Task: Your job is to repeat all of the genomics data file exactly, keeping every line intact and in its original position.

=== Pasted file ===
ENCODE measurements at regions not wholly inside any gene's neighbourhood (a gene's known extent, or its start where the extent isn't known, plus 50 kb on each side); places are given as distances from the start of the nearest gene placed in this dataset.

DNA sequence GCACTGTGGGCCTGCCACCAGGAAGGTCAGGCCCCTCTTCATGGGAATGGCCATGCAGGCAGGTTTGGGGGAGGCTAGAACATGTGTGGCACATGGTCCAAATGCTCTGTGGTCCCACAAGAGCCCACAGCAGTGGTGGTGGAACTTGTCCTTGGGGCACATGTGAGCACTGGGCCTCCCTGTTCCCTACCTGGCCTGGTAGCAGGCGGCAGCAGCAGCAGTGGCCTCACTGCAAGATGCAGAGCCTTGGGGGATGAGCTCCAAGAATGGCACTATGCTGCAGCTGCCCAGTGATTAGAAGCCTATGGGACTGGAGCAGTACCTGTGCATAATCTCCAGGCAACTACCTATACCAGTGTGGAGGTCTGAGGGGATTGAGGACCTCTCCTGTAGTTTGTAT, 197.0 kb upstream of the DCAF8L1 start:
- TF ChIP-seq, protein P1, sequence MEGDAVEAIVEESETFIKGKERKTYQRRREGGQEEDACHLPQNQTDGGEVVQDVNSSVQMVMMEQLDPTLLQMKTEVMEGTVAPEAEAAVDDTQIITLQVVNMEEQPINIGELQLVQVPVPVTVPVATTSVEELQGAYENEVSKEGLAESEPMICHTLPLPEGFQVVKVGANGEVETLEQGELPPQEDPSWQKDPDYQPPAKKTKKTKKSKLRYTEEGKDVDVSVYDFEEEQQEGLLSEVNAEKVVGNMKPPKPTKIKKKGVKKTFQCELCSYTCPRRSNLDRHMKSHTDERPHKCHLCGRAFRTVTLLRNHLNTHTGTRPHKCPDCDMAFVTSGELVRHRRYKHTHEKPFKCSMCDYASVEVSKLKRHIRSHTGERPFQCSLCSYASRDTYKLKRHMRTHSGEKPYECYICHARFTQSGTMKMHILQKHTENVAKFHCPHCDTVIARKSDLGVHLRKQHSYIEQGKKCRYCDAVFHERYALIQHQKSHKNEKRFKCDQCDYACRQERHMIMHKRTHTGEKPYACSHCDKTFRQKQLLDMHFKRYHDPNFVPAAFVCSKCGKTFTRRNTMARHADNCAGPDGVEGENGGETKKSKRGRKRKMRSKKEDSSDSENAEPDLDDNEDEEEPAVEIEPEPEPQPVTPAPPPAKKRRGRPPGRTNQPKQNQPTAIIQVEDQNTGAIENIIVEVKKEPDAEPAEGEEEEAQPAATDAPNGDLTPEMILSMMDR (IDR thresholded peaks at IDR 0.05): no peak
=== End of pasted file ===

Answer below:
ENCODE measurements at regions not wholly inside any gene's neighbourhood (a gene's known extent, or its start where the extent isn't known, plus 50 kb on each side); places are given as distances from the start of the nearest gene placed in this dataset.

DNA sequence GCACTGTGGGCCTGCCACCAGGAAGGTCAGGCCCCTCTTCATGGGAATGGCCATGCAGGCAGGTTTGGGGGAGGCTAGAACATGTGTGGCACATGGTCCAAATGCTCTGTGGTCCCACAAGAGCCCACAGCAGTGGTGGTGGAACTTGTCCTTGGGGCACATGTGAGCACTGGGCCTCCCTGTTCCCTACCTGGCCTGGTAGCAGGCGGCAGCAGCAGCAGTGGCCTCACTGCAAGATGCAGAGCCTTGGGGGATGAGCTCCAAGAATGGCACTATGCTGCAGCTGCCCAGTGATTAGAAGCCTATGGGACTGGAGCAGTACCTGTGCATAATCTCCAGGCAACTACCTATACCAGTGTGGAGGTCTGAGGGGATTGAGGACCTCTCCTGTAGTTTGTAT, 197.0 kb upstream of the DCAF8L1 start:
- TF ChIP-seq, protein P1, sequence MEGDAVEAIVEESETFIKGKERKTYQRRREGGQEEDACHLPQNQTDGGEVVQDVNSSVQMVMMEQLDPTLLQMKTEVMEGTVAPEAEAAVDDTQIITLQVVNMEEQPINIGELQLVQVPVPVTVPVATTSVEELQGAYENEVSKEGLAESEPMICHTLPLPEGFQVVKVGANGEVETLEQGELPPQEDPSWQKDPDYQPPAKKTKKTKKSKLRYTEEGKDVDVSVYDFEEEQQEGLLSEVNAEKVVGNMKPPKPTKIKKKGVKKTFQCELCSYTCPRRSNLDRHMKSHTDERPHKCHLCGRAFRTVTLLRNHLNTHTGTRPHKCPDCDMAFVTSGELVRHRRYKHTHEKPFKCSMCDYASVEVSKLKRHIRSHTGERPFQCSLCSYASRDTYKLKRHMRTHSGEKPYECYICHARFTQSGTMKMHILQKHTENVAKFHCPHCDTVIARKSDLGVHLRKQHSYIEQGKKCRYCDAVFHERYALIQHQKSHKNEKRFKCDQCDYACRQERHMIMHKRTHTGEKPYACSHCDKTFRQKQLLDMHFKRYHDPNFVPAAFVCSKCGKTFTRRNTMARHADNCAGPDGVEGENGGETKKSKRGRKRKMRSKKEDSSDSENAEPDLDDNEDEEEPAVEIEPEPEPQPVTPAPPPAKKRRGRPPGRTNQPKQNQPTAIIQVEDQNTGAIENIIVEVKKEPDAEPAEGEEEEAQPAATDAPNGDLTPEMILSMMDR (IDR thresholded peaks at IDR 0.05): no peak